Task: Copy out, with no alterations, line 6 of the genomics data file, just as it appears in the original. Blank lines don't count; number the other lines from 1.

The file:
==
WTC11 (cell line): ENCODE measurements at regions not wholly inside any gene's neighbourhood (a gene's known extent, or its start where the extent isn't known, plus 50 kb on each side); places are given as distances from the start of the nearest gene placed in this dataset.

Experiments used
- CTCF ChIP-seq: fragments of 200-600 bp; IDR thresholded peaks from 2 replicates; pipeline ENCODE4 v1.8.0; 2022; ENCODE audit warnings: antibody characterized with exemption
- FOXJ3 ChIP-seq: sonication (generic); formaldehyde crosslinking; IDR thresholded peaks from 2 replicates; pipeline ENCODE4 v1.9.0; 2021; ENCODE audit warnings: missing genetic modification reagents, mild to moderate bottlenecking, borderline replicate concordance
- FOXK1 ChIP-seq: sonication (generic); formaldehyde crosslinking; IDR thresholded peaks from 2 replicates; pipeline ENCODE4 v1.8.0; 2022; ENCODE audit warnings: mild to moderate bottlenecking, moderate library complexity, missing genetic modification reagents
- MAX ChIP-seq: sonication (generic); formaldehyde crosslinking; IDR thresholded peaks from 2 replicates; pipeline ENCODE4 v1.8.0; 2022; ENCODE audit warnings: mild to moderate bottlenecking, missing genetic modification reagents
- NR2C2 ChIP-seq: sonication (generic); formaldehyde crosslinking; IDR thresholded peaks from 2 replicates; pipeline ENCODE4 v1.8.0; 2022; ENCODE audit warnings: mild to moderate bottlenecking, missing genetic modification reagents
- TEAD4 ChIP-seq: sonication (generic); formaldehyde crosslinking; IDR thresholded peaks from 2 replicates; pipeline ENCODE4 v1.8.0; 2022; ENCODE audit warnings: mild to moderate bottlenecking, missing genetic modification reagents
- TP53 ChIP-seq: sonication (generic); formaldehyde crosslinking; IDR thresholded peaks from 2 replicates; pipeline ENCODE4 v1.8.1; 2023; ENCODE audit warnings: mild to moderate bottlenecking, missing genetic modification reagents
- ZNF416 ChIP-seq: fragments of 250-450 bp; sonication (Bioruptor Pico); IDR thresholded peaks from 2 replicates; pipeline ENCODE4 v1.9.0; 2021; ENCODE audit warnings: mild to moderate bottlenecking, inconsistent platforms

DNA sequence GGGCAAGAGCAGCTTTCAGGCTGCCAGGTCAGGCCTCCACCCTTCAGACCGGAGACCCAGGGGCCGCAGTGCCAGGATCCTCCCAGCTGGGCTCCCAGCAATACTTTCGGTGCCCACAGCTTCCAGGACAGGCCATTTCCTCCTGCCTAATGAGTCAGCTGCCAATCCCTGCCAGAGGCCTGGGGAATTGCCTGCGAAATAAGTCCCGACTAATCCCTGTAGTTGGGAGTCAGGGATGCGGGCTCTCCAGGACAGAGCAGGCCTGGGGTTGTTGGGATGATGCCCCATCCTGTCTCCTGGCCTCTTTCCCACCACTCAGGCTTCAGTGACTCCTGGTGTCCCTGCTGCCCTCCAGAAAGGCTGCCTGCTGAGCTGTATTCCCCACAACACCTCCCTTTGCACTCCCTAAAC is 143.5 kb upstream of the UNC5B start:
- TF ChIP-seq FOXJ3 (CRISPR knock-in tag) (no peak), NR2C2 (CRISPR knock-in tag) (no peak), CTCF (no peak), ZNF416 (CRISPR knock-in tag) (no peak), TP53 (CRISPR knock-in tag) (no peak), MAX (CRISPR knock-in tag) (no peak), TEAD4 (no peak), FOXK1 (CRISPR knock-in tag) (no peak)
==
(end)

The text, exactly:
- MAX ChIP-seq: sonication (generic); formaldehyde crosslinking; IDR thresholded peaks from 2 replicates; pipeline ENCODE4 v1.8.0; 2022; ENCODE audit warnings: mild to moderate bottlenecking, missing genetic modification reagents